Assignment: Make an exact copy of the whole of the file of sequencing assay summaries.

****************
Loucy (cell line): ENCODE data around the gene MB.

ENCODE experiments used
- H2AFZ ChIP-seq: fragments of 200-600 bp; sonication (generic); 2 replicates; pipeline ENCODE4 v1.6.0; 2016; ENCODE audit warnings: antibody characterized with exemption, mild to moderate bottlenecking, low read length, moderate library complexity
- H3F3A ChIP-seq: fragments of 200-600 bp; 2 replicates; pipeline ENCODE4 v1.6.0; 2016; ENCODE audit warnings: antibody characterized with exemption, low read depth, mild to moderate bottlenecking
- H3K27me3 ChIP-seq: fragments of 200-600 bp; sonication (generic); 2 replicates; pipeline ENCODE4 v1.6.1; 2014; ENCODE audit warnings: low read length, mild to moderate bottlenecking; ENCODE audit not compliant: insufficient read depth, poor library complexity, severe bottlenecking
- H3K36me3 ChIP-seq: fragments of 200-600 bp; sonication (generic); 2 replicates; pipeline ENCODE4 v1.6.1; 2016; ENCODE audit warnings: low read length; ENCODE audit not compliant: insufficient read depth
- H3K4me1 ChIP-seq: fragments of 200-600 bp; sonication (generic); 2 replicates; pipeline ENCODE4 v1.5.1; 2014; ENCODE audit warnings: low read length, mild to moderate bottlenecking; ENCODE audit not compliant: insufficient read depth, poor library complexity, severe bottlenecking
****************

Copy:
Loucy (cell line): ENCODE data around the gene MB.

ENCODE experiments used
- H2AFZ ChIP-seq: fragments of 200-600 bp; sonication (generic); 2 replicates; pipeline ENCODE4 v1.6.0; 2016; ENCODE audit warnings: antibody characterized with exemption, mild to moderate bottlenecking, low read length, moderate library complexity
- H3F3A ChIP-seq: fragments of 200-600 bp; 2 replicates; pipeline ENCODE4 v1.6.0; 2016; ENCODE audit warnings: antibody characterized with exemption, low read depth, mild to moderate bottlenecking
- H3K27me3 ChIP-seq: fragments of 200-600 bp; sonication (generic); 2 replicates; pipeline ENCODE4 v1.6.1; 2014; ENCODE audit warnings: low read length, mild to moderate bottlenecking; ENCODE audit not compliant: insufficient read depth, poor library complexity, severe bottlenecking
- H3K36me3 ChIP-seq: fragments of 200-600 bp; sonication (generic); 2 replicates; pipeline ENCODE4 v1.6.1; 2016; ENCODE audit warnings: low read length; ENCODE audit not compliant: insufficient read depth
- H3K4me1 ChIP-seq: fragments of 200-600 bp; sonication (generic); 2 replicates; pipeline ENCODE4 v1.5.1; 2014; ENCODE audit warnings: low read length, mild to moderate bottlenecking; ENCODE audit not compliant: insufficient read depth, poor library complexity, severe bottlenecking